"A. J. Bennett, President. The Cambridge Glass Co. Cambridge, Ohio, Manufacturers of Pressed and Blown Tableware and Specialties. We also operate the Canton Glass Works and make the full line of Druggists' glassware, Fish Globes, Cake Covers, etc. Catalogs and Price Lists mailed on application. Special attention to the making and working of Private Moulds. Pressed Vault, Sidewalk and Skylight Glass. New York Agency - Thos. G. Edge, 66 West Broadway. Resident agents in all the large cities. Traveling salesman in every State. Write us and we will have our salesman call upon you." (Capitalization in this and other ad copy is that used by Cambridge.)

This same advertisement then appeared in the next five issues of CGL.

A new advertisement appeared in the November 6, 1902 issue of CGL and it ran for four more weeks, ending with the December 4 issue. It stated the Cambridge Glass Co. was a manufacturer of high-grade tableware and specialties, druggist glassware, etc. It also listed the names and addresses of nine agents where samples could be seen. New York, Philadelphia, Baltimore, Chicago, Indianapolis, St. Louis, Kansas City (MO), Denver, and San Francisco all had resident Cambridge agents as 1902 came to a close.

The December 11, 1902 Cambridge advertisement in CGL read:

"The Cambridge Glass Co. Cambridge, O., manufacturers of Pressed and Blown Glassware of every description. Special reasons why you should be interested in us: This factory produces the highest class of glassware. We make prompt shipment and give our trade every consideration and attention. The variety is immense and the capacity equal to the demand. Our new catalog of regular table glassware and druggist specialties will be ready in January. Make your application and we will put your name on the mailing list, and we will also keep you posted on new additions to our line from time to time."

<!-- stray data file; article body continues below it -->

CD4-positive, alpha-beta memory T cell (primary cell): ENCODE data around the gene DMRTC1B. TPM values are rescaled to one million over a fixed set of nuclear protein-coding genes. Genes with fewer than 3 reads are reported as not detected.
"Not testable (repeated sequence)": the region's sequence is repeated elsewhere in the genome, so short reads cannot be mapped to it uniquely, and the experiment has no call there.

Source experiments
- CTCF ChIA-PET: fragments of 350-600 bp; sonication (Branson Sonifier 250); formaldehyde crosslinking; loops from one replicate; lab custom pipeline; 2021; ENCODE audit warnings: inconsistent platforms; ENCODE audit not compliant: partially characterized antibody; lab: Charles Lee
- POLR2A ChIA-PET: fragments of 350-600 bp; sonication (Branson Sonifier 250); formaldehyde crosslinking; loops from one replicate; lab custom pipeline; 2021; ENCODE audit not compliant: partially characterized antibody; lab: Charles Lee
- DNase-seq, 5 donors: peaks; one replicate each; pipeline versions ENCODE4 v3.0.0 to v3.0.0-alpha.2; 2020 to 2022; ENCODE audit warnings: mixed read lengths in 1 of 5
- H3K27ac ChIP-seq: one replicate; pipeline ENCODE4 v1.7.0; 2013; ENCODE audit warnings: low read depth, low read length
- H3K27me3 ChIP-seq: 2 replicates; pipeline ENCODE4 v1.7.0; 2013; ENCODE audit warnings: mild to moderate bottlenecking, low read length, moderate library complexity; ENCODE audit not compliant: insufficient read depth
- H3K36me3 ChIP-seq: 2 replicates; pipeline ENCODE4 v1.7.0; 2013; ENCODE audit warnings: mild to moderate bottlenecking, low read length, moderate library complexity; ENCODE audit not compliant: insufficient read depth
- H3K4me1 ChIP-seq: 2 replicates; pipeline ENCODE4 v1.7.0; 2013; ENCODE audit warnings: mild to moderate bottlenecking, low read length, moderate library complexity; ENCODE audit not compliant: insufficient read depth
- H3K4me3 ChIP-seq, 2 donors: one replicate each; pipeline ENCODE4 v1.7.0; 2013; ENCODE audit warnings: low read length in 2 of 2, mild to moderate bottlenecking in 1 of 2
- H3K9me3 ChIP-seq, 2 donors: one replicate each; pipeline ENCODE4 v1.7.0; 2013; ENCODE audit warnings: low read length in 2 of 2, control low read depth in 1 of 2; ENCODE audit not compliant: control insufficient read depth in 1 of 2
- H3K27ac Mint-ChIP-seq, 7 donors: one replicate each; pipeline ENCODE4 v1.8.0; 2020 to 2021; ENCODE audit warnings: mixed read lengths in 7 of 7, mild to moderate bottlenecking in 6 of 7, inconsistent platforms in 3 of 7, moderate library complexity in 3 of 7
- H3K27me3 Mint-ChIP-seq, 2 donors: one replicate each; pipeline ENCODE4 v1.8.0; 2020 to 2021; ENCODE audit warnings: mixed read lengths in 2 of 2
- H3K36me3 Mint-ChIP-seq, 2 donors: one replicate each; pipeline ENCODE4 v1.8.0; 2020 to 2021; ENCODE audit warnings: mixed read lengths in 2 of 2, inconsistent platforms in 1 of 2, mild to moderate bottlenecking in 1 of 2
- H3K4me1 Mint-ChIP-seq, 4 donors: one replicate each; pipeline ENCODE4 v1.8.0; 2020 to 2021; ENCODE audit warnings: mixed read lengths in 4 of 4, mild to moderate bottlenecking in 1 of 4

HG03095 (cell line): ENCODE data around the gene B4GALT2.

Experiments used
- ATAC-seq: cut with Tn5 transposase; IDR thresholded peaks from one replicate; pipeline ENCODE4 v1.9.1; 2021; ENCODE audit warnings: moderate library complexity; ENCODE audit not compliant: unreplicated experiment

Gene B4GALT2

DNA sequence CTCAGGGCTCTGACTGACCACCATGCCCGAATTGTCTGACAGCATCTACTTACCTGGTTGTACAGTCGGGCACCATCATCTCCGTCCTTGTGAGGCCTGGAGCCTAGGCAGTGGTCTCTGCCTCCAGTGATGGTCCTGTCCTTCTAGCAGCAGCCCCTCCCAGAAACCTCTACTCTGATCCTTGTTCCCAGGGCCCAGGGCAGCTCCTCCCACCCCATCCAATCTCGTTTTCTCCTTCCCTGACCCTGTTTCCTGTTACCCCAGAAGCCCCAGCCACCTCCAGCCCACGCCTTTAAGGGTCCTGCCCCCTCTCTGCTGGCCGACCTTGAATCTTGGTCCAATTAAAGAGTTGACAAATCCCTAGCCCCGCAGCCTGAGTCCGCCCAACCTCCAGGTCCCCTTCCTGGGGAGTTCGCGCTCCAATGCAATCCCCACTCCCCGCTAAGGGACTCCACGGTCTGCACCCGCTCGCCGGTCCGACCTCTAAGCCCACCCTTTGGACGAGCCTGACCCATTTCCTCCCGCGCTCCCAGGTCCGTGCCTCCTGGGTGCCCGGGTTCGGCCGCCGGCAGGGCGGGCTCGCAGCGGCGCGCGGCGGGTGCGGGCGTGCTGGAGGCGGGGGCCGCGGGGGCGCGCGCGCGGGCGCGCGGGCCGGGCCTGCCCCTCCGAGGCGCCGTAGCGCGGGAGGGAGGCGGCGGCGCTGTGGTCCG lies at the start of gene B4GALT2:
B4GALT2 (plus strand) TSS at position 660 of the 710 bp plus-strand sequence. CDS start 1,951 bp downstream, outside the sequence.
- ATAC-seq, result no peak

No additional advertisements appeared in CGL until January 1904 when Line No. 2626 or Radium as well as the "Near-Cut" trademark first appeared in the January 21, 1904 issue. The list of cities having show rooms now numbered 12. Denver and Indianapolis had been dropped but added were Pittsburgh, Buffalo, Cincinnati, Portland and Seattle.

"Something Entirely New for 1905 in Near Cut Glass. It's the Acme of Glassmaking. Jobbers and first-class retailers must have it. Samples will be ready January 1st, 1905. Made Exclusively by The Cambridge Glass Co. Cambridge, Ohio." Thus read a full-page advertisement in the December 15, 1904 issue of CGL.

At the 1905 Pittsburgh Exhibit, the Cambridge Glass Co. had two rooms at the Monongahela House hotel. "In 41 and 42, three lines of new table patterns are displayed by Arthur Bennett of the Cambridge Glass Co. Two are heavy imitation cut, and one a kind of basketwork pattern. The figures are new and in harmonious proportions." CGL Jan. 12, 1905

One of the lines described in the preceding paragraphs is No. 2631 or Marjorie as it appeared in a full page advertisement in the February 9, 1905 issue of CGL with the caption "We invite you to inspect our New Line of 'Near-Cut' Glass out for 1905. It is a fine line of heavy pressed glass, the nearest to cut glass ever made. The metal is of clear crystal and of very brilliant finish. Don't fail to see it." Without line numbers or names it is impossible to say with certainty what the other two line numbers may have been. Fernland with a line number of No. 2630 is a good candidate as is No. 2700 for the "basketwork pattern."

To Be Continued ...